The glorious Gould Piano Trio at St George's
An evening of Beethoven in Bristol
London has the Wigmore Hall, Bristol has St George’s. It’s an intimate venue, with a glorious acoustic – ideal for chamber music. Perhaps the ominous drizzle (soon to be torrential rain) on a mid-week evening kept the audience slimmer at the Gould Trio’s Bristol concert than it would have been at the Wigmore, but those intrepid audience members who had ventured out were well rewarded. This concert was worth the swim back home.
For while the Goulds, in their 20th anniversary year, are taking Dvořák to the capital, in the west we’re getting Beethoven. And what a treat this four-concert series of the Piano Trios looks set to be. The joyous ebullience of the Piano Trio in G, Op. 1 No. 2, with its expansive first movement, set the tone for the evening – the strings filled with warmth, the piano sound exquisite. The Largo con espressione glowed; the Scherzo lived up to its name, and the tempo seemed spot-on for the energetic Finale.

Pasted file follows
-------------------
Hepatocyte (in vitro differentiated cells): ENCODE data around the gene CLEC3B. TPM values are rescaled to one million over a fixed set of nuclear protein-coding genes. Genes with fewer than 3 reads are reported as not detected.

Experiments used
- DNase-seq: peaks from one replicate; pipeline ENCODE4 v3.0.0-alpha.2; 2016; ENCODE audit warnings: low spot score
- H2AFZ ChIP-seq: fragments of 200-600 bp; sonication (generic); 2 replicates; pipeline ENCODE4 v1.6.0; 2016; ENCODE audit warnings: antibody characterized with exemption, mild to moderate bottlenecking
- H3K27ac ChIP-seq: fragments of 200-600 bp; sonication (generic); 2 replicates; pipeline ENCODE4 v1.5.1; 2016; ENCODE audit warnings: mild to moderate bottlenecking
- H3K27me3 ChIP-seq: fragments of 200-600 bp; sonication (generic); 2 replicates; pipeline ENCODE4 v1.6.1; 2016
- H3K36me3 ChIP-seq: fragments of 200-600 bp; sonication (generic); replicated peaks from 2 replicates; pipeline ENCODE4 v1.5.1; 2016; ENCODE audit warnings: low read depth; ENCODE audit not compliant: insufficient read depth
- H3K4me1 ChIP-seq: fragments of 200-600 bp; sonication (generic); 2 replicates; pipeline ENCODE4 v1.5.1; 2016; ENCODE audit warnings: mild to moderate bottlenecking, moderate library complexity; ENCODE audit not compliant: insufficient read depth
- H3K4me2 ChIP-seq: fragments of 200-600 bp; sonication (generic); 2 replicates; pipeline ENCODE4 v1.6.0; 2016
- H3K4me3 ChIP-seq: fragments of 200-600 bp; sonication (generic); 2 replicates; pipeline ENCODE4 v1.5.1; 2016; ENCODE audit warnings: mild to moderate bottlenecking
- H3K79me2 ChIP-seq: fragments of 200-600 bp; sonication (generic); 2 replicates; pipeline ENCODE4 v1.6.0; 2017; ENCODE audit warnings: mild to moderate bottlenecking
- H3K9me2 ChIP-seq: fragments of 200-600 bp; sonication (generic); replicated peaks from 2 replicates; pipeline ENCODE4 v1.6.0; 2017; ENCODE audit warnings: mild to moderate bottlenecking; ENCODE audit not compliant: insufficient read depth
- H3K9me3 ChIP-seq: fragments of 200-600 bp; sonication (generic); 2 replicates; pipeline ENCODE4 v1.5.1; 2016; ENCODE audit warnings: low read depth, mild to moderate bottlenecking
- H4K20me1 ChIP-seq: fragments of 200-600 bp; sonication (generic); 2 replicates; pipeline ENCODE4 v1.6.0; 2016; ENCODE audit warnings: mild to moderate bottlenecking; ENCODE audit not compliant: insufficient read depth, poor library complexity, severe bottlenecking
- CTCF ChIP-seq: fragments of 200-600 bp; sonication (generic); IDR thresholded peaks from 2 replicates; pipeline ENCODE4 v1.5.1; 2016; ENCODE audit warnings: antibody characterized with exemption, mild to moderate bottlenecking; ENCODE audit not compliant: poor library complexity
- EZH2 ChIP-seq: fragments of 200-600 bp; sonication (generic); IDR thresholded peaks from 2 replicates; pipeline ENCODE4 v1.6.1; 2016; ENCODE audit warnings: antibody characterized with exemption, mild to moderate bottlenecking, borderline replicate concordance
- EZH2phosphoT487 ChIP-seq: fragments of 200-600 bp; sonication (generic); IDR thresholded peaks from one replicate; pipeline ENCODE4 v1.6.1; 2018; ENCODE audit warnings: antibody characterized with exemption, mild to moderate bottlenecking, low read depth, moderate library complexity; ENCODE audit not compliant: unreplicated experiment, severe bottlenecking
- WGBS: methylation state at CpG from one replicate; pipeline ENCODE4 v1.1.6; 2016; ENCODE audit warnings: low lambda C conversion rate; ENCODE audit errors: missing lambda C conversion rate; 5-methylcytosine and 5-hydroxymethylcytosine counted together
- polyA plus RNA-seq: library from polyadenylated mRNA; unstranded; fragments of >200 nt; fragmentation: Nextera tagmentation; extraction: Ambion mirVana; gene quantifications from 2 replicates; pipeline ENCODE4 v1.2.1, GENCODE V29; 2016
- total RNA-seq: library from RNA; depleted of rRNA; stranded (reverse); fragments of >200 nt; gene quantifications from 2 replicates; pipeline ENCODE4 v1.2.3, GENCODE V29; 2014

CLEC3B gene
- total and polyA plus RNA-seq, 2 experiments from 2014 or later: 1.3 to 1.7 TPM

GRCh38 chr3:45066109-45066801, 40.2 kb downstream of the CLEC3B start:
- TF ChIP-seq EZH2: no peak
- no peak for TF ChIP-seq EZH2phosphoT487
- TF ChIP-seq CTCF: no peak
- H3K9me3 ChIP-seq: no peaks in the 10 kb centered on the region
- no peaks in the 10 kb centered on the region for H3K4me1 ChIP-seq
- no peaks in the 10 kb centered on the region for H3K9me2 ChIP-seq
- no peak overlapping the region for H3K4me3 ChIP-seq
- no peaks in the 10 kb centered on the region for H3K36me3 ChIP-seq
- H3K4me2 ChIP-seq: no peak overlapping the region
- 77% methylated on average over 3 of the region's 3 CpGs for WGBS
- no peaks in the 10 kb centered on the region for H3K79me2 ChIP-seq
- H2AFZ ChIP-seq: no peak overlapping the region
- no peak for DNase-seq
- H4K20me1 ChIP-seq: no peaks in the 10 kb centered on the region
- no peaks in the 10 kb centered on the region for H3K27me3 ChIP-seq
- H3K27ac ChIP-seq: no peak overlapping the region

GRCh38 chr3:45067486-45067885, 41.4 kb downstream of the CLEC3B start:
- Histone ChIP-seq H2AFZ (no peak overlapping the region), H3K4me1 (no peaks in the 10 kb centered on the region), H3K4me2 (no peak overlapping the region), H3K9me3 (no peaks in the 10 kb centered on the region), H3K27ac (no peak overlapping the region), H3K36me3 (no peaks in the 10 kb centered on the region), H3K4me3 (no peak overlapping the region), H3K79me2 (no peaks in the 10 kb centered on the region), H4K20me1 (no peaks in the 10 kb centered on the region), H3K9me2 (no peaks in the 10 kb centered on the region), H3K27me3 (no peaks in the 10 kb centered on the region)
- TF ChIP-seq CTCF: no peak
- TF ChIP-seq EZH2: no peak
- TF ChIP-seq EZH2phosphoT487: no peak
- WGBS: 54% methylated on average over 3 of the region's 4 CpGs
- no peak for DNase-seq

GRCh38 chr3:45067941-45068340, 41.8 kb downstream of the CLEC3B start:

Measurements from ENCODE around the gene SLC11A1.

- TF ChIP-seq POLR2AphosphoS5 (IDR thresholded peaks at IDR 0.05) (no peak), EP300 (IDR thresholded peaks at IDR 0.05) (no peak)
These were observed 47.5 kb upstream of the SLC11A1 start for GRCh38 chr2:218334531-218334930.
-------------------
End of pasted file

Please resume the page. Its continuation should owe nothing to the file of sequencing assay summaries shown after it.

A comparative rarity rounded off the first half, the Allegretto WoO 39 – a single movement in 6/8 time. Written to encourage Maximiliane Brentano – a 9-year-old pianist to whom Beethoven later dedicated his Op. 109 Sonata – in her piano playing, it had a gentle grace and winsome good humour that the Trio relished.
The Theme and 14 Variations on an Original Theme opened the second half. Its spare theme entered, as the evening's programme notes said ‘on tip-toe’, the variations unfolding engagingly enough until the gem of the set: the Adagio in E flat minor.Here, again, pianist Benjamin Frith proved spellbinding.
Then it was on to the big-name work of the evening: the Ghost Trio. The initial furore of the opening theme was explosive, and there was a real sense of the music wanting to take flight, before the cello, left suspended on a single note, brings the group back to earth. The famous slow movement, associated with the sketches for an operatic version of Shakespeare’s Macbeth that Beethoven was working on at the time, had a suitably otherworldly spirit, and the terrific Presto was met with cheers suggesting an audience twice the size. Yes, I’ll be looking forward to when these three meet again…
Rebecca Franks is reviews editor of BBC Music Magazine